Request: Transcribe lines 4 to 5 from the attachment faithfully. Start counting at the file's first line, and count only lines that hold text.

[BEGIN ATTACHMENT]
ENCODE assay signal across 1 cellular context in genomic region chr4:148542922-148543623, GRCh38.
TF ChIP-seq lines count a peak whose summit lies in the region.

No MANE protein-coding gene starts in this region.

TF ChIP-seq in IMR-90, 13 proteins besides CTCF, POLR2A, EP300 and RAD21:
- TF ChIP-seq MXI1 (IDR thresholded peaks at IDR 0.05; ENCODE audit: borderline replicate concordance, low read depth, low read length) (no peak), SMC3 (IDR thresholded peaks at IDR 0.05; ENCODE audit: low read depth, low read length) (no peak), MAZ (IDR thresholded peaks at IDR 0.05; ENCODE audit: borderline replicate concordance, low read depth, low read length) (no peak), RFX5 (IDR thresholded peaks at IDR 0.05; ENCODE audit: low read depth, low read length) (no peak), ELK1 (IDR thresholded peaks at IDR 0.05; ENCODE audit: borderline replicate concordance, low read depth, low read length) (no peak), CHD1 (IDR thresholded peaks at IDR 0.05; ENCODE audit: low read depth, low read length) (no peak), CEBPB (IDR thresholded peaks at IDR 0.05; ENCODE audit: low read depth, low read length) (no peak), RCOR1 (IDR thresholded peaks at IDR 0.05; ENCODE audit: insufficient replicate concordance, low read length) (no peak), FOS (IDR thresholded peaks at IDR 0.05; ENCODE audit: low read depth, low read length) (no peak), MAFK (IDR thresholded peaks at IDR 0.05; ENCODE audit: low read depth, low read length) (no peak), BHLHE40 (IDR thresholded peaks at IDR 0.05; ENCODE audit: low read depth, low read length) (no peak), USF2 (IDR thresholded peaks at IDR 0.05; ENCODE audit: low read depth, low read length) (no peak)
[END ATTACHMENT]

TF ChIP-seq in IMR-90, 13 proteins besides CTCF, POLR2A, EP300 and RAD21:
- TF ChIP-seq MXI1 (IDR thresholded peaks at IDR 0.05; ENCODE audit: borderline replicate concordance, low read depth, low read length) (no peak), SMC3 (IDR thresholded peaks at IDR 0.05; ENCODE audit: low read depth, low read length) (no peak), MAZ (IDR thresholded peaks at IDR 0.05; ENCODE audit: borderline replicate concordance, low read depth, low read length) (no peak), RFX5 (IDR thresholded peaks at IDR 0.05; ENCODE audit: low read depth, low read length) (no peak), ELK1 (IDR thresholded peaks at IDR 0.05; ENCODE audit: borderline replicate concordance, low read depth, low read length) (no peak), CHD1 (IDR thresholded peaks at IDR 0.05; ENCODE audit: low read depth, low read length) (no peak), CEBPB (IDR thresholded peaks at IDR 0.05; ENCODE audit: low read depth, low read length) (no peak), RCOR1 (IDR thresholded peaks at IDR 0.05; ENCODE audit: insufficient replicate concordance, low read length) (no peak), FOS (IDR thresholded peaks at IDR 0.05; ENCODE audit: low read depth, low read length) (no peak), MAFK (IDR thresholded peaks at IDR 0.05; ENCODE audit: low read depth, low read length) (no peak), BHLHE40 (IDR thresholded peaks at IDR 0.05; ENCODE audit: low read depth, low read length) (no peak), USF2 (IDR thresholded peaks at IDR 0.05; ENCODE audit: low read depth, low read length) (no peak)